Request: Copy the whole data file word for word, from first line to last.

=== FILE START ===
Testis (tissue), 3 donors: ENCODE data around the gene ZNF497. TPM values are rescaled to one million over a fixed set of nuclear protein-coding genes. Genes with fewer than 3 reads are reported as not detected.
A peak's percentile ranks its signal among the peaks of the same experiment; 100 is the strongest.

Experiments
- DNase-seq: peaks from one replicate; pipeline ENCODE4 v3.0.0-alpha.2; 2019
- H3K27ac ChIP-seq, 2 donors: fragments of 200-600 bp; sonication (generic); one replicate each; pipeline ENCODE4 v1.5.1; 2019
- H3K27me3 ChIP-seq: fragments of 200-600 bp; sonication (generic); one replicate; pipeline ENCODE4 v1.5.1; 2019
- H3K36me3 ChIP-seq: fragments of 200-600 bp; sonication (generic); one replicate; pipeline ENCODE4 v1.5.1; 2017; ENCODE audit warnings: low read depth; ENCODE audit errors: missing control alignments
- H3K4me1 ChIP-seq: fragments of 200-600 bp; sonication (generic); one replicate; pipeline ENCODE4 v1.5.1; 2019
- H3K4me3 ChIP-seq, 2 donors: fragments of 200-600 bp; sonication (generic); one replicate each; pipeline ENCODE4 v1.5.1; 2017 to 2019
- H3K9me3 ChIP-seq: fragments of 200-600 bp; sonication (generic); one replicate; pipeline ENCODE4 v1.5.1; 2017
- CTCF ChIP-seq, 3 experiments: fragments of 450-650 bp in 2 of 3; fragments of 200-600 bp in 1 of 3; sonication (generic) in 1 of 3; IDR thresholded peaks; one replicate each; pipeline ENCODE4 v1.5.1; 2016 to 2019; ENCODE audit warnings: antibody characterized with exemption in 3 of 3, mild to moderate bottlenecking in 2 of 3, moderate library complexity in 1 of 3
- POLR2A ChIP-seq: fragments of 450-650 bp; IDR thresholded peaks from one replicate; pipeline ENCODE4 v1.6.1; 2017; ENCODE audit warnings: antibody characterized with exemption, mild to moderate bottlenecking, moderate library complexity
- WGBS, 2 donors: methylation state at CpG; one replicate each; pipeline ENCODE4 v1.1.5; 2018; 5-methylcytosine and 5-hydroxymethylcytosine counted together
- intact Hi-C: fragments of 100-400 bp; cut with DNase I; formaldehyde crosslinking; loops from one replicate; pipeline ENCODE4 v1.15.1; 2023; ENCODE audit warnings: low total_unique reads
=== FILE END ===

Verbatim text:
Testis (tissue), 3 donors: ENCODE data around the gene ZNF497. TPM values are rescaled to one million over a fixed set of nuclear protein-coding genes. Genes with fewer than 3 reads are reported as not detected.
A peak's percentile ranks its signal among the peaks of the same experiment; 100 is the strongest.

Experiments
- DNase-seq: peaks from one replicate; pipeline ENCODE4 v3.0.0-alpha.2; 2019
- H3K27ac ChIP-seq, 2 donors: fragments of 200-600 bp; sonication (generic); one replicate each; pipeline ENCODE4 v1.5.1; 2019
- H3K27me3 ChIP-seq: fragments of 200-600 bp; sonication (generic); one replicate; pipeline ENCODE4 v1.5.1; 2019
- H3K36me3 ChIP-seq: fragments of 200-600 bp; sonication (generic); one replicate; pipeline ENCODE4 v1.5.1; 2017; ENCODE audit warnings: low read depth; ENCODE audit errors: missing control alignments
- H3K4me1 ChIP-seq: fragments of 200-600 bp; sonication (generic); one replicate; pipeline ENCODE4 v1.5.1; 2019
- H3K4me3 ChIP-seq, 2 donors: fragments of 200-600 bp; sonication (generic); one replicate each; pipeline ENCODE4 v1.5.1; 2017 to 2019
- H3K9me3 ChIP-seq: fragments of 200-600 bp; sonication (generic); one replicate; pipeline ENCODE4 v1.5.1; 2017
- CTCF ChIP-seq, 3 experiments: fragments of 450-650 bp in 2 of 3; fragments of 200-600 bp in 1 of 3; sonication (generic) in 1 of 3; IDR thresholded peaks; one replicate each; pipeline ENCODE4 v1.5.1; 2016 to 2019; ENCODE audit warnings: antibody characterized with exemption in 3 of 3, mild to moderate bottlenecking in 2 of 3, moderate library complexity in 1 of 3
- POLR2A ChIP-seq: fragments of 450-650 bp; IDR thresholded peaks from one replicate; pipeline ENCODE4 v1.6.1; 2017; ENCODE audit warnings: antibody characterized with exemption, mild to moderate bottlenecking, moderate library complexity
- WGBS, 2 donors: methylation state at CpG; one replicate each; pipeline ENCODE4 v1.1.5; 2018; 5-methylcytosine and 5-hydroxymethylcytosine counted together
- intact Hi-C: fragments of 100-400 bp; cut with DNase I; formaldehyde crosslinking; loops from one replicate; pipeline ENCODE4 v1.15.1; 2023; ENCODE audit warnings: low total_unique reads